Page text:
As an old English proverb goes, ‘all stakeholders need to put their money where their mouth is’. The reflection activity suggested by Czinkota twinned with a ‘resolution spirit’ is suggested to concentrate on the following holistic supply chain orientated topics (complementing and adding to the previously mentioned suggestions by literature):
Enhanced coordinated and systematic planning and control
Whereas initially Chase, Aquilano, and Jacobs (2000) and Duclos, Vokurka, and Lummus (2003)focused their supply chain conceptual frameworks on flexibility (supply, organizational, information system, operations systems, market and logistic related flexibility), Aramyan, Ondersteijn, Van Cooten, and Oude Lansik (2006) developed an agrifood specific model referring to efficiency, additional responsiveness and food quality related factors.
Due to the “the high level of interdependence between the elements of Supply Networks, their inherent feedback loops, non-linearities, and delays”, the Remplanet Project (2010, p.6) suggests simulation modeling approaches and computational decision support systems in addition to purely analytical approaches (i.e. Soni and Kodali, 2013 and Van der Vorst et al., 2009). In this context, Taylor (2005)suggests agri-food value chain analysis. This is confirmed by previous research of Low, Johnston and Wang (2007, p. 99) in terms of linking the company’s technology to its various network constituents: “a company’s legitimacy emanates first and foremost from the development and commercializations of innovative and creative technological solutions”.
Communication, positive collaboration experience and ‘functional’ trust
Supporting Czinkota’s view and relating to relationship related risks, Fischer (2013) defines two levels of trust in the agrifood supply chain. He labels the most important trust determinants in this context as ‘effective communication and positive collaboration experience’. At retailers’ and processors’ level, relationships tend to be more formalized, with larger use of contracts. The reason appears to lie in the fact that retailers deal with many and large corporations. On the other hand, processors and farmer relationships appear to rely more on trust, due to the representatives of each group tending to know each other from dealing in the local and regional markets. While Fischer (2013) holds that trust is needed when there are possible risks involved, it could, vice versa, be argued that for a food supply chain to be secure and safe, it must rely little on a dysfunctional connotation of trust. By the same token, a food supply chain that relies heavily on trust among its actors implies existing issues of safety and security. A possible solution is to create exclusively formalized rather than informal trust based systems. This more formalized trust could be based on food safety standards (Manning & Soon, 2013) or on modeling ethical behavior in the food supply chain (Manning, Baines, & Chadd, 2006).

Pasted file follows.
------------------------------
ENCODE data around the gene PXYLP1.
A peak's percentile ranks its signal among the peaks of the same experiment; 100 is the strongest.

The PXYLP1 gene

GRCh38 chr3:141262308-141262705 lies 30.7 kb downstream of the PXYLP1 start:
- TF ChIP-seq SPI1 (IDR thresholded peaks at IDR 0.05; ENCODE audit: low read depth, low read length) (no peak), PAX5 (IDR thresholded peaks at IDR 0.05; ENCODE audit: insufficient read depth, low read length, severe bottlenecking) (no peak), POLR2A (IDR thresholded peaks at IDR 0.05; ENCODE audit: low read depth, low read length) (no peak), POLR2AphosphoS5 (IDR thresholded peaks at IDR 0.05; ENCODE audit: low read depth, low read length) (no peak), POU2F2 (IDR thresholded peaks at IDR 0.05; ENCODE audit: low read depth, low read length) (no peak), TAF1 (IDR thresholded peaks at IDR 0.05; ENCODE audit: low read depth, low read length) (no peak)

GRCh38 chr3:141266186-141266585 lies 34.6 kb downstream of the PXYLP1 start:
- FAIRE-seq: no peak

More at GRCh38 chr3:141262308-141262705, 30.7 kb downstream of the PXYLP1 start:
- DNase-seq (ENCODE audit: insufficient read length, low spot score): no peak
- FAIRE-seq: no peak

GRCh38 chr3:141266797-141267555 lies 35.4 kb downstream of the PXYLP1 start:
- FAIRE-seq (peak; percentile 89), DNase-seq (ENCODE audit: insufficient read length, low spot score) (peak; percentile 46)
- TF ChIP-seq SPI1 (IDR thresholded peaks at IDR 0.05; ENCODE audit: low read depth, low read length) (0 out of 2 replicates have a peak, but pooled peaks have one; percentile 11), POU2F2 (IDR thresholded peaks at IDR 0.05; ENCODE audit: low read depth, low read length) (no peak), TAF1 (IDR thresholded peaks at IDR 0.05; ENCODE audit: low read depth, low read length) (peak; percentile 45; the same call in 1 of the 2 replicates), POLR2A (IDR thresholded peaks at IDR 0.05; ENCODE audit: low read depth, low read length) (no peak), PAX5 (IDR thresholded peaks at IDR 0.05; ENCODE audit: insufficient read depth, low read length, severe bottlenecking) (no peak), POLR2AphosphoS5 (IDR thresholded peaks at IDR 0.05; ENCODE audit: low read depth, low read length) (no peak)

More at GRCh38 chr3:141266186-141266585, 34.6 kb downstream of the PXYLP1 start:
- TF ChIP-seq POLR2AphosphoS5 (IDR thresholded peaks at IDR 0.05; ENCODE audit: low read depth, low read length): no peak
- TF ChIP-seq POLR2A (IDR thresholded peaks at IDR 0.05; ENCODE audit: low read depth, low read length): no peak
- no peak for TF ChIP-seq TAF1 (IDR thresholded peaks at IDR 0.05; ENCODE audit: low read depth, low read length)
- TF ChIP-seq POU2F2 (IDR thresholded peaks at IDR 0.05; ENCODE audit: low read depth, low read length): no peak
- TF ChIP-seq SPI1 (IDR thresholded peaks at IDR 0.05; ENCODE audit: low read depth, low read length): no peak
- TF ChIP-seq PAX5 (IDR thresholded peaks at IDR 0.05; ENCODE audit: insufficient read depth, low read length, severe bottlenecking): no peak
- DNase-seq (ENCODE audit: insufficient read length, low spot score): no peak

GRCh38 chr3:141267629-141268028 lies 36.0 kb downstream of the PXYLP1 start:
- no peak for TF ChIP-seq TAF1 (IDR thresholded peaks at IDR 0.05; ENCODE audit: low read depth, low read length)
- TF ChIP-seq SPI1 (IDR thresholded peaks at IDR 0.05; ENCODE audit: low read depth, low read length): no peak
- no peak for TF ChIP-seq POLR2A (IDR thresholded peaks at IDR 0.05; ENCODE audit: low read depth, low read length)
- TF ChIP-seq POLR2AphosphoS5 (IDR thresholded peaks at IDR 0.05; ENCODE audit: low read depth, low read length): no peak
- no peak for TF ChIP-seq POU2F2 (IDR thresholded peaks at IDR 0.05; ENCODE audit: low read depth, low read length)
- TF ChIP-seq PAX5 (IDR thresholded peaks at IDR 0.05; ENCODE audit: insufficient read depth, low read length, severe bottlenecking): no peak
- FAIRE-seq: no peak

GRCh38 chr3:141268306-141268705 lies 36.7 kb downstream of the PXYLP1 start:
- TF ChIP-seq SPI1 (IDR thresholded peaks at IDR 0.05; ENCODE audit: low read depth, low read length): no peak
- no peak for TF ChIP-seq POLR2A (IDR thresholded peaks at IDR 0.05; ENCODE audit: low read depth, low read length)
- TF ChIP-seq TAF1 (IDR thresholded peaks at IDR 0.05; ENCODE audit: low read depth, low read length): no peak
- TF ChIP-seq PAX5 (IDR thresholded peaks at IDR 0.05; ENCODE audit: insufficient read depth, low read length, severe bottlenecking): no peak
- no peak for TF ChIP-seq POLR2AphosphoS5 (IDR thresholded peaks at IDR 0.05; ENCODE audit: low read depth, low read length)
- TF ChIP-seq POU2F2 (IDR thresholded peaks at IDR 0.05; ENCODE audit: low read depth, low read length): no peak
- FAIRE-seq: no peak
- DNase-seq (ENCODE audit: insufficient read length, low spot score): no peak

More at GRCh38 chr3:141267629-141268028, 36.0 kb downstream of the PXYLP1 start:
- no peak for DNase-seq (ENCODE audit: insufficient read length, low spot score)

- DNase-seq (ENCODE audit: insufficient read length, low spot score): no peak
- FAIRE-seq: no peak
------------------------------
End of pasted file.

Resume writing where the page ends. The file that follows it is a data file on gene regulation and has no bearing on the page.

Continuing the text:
Concerted strategies and actions
The awareness of the value of quality needs to be heightened on all levels of the supply chain, recognizing that maintaining the highest levels of quality may be contradictory with the pressure for price reductions. Educational and social marketing measures are suggested to be taken by EU, governments, the supply chain and educational institutions. Regarding the latter, supply chain training as practiced, for example, in the car supply chain, should be integrated to a much greater extent by universities. There is a need to create a supply chain culture, replete with quality and corporate responsibility considerations.
More research funding should be provided from national sources and supranational sources, in order to investigate the cause and effect relationships of sustainable quality in a supply chain. Our current economic system based on globalization and free market forces, albeit flexible in expanding supply chains to achieve lower prices, does not guarantee sufficiently the dimensions of sustainable quality control and high ethical standards. On a macro level, the detrimental consequences of excessive concentration should be discussed, together with the potentially positive contributions of higher levels of competition in industry.
In addition, a higher degree of systematic and co-ordinated responsibility allocation, both within government and supply chain members is suggested. More strategic planning, quality benchmarking, authenticity testing, regulation and control must occur based on more formalized rather than trust based supply chain relationships.
This article is a part of a series. Read Part 4 here.